wiring under cabinet led using pre existing switch

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  #1  
Old 03-18-16, 09:33 PM
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wiring under cabinet led using pre existing switch

Hey guys! first time here and glad i found this forum.

I m trying to DIY under cabinet lighting using my preexisting bulkhead light switch. So I took the switch out a bit and measured the voltage, it turns out it is 240VAC... is this even possible? The switch is located beside the sink and beside the switch is a 2-outlet with 120VAC. The question is, can I do something about it so that I can use my 120VAC input LED driver?


Thanks guys!
 
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Old 03-18-16, 10:18 PM
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How did you measure voltage at the switch. You can't just measure between the screws on the switch. if power comes into the switch you disconnect the black of the power in cable and measure from neutral to ground. If this is a switch loop there is nothing to measure at the switch.

What did you use to measure voltage?

Tell us about the wiring at the switch.
 
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Old 03-18-16, 10:40 PM
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Hi, I used my voltage meter and yes I measured at the screws and took the ground off the outlet beside it (convenience).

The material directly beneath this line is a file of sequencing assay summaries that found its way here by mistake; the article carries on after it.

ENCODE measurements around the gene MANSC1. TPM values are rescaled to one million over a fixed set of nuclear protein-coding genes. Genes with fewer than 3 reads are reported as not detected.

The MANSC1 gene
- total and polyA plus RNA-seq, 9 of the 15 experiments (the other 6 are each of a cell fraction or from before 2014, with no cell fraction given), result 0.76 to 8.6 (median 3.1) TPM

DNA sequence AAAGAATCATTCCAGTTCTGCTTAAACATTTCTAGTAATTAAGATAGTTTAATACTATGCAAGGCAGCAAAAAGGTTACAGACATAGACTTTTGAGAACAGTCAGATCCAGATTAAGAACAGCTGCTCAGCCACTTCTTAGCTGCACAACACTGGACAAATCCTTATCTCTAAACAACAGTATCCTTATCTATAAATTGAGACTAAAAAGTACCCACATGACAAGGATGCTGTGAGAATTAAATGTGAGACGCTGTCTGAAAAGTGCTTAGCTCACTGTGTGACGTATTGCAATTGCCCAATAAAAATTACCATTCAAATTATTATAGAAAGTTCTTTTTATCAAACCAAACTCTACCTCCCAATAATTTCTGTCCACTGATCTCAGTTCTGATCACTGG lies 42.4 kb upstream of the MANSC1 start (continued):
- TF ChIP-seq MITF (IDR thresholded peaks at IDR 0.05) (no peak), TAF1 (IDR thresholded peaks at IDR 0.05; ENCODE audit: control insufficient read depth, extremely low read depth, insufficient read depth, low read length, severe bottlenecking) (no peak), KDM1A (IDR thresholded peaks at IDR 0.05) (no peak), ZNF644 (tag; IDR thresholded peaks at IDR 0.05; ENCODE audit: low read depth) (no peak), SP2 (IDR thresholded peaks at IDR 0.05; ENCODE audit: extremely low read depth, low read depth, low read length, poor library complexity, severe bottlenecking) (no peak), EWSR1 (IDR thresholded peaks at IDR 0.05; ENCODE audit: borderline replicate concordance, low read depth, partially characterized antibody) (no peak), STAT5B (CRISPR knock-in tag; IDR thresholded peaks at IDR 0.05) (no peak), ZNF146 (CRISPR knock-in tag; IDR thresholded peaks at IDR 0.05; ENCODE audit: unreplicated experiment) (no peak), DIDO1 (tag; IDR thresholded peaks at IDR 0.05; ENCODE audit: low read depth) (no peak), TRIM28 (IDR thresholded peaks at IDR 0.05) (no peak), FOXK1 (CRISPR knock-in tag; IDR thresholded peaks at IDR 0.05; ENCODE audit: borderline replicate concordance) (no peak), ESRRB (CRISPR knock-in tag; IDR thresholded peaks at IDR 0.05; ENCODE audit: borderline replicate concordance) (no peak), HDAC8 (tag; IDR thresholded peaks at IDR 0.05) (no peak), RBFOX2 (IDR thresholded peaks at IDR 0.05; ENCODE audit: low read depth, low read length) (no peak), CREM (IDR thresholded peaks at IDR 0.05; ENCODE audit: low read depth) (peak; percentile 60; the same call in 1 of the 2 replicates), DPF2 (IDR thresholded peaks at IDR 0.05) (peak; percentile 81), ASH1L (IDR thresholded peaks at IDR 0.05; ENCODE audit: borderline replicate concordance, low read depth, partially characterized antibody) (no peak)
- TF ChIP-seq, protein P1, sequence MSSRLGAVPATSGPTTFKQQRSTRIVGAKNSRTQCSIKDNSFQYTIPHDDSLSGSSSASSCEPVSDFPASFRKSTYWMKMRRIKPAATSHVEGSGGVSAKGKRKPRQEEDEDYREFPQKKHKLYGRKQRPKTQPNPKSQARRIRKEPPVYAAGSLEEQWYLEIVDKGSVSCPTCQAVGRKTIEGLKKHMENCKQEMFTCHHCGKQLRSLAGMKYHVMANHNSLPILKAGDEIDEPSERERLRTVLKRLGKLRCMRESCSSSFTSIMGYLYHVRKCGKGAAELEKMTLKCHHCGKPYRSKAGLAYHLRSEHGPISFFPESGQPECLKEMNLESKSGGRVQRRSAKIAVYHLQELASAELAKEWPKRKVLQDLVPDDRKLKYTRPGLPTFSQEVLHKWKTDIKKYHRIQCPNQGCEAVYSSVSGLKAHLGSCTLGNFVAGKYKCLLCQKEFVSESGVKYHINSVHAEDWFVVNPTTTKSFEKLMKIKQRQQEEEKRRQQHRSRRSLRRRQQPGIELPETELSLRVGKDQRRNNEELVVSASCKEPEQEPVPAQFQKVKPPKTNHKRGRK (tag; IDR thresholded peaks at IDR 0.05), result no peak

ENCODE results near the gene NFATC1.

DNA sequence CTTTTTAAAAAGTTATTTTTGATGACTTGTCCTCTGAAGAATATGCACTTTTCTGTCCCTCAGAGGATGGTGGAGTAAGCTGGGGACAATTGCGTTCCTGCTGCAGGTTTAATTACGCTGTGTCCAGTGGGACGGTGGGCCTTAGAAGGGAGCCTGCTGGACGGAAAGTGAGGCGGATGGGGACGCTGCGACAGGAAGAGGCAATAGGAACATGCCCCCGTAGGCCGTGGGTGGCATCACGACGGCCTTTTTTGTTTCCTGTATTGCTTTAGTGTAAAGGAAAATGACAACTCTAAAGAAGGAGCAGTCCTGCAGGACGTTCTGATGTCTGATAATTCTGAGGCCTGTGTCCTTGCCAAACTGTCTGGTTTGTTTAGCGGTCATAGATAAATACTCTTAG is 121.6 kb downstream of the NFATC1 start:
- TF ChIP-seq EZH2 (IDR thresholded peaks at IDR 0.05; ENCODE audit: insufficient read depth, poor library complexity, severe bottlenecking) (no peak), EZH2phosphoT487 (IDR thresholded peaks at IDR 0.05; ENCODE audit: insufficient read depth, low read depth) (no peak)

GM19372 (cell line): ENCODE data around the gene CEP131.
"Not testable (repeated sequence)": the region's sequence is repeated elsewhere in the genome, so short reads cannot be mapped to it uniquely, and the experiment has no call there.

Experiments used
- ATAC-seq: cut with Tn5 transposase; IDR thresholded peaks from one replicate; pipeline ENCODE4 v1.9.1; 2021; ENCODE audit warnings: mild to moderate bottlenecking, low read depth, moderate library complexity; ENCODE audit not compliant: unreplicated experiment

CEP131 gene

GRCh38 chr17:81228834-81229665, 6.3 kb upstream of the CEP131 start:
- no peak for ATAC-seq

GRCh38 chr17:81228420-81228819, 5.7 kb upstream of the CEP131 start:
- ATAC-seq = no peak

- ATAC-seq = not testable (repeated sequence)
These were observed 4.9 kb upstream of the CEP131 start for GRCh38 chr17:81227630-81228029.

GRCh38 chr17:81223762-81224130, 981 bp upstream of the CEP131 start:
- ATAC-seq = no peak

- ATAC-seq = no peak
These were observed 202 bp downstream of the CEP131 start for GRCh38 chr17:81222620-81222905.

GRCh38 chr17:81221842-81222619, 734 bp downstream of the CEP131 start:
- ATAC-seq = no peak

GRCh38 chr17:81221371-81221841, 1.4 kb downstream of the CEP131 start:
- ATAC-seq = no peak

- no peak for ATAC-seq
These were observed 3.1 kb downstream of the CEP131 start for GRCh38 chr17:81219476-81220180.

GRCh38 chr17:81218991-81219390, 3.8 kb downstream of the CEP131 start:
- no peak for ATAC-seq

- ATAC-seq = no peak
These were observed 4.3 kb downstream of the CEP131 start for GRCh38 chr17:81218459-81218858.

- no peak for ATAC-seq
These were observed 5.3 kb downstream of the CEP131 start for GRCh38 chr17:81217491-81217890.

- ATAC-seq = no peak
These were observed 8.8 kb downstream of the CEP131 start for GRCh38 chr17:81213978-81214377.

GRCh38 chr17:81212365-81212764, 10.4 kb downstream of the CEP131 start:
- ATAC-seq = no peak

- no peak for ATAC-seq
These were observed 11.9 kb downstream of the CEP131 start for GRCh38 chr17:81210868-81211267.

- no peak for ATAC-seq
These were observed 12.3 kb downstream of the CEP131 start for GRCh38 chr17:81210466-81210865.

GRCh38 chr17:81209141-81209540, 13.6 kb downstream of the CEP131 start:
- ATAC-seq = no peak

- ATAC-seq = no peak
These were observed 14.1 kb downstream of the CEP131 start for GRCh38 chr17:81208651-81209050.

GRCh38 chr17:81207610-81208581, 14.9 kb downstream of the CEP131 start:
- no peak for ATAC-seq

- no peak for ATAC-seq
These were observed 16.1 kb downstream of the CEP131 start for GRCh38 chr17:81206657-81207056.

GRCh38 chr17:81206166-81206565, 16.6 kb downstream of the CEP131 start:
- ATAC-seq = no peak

There are just 2 white wires connected to the leviton decora switch (right side) and no ground connected to the green screw. I will try to take a picture of it tomorrow and post it here if that helps.
 
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Old 03-19-16, 12:02 AM
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There should never be two white wires connected to a switch so pictures would help. http://www.doityourself.com/forum/li...rt-images.html

Analog or digital multimeter?
 
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Old 03-19-16, 12:56 AM
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yeah 2 white wires.. i will take a pic tmrw..

digital multimeter
 
  #6  
Old 03-19-16, 09:44 PM
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This is weird, I put my -ve to the ground outlet and it shows 120VAC but when I put it at the screw, it reads 240VAC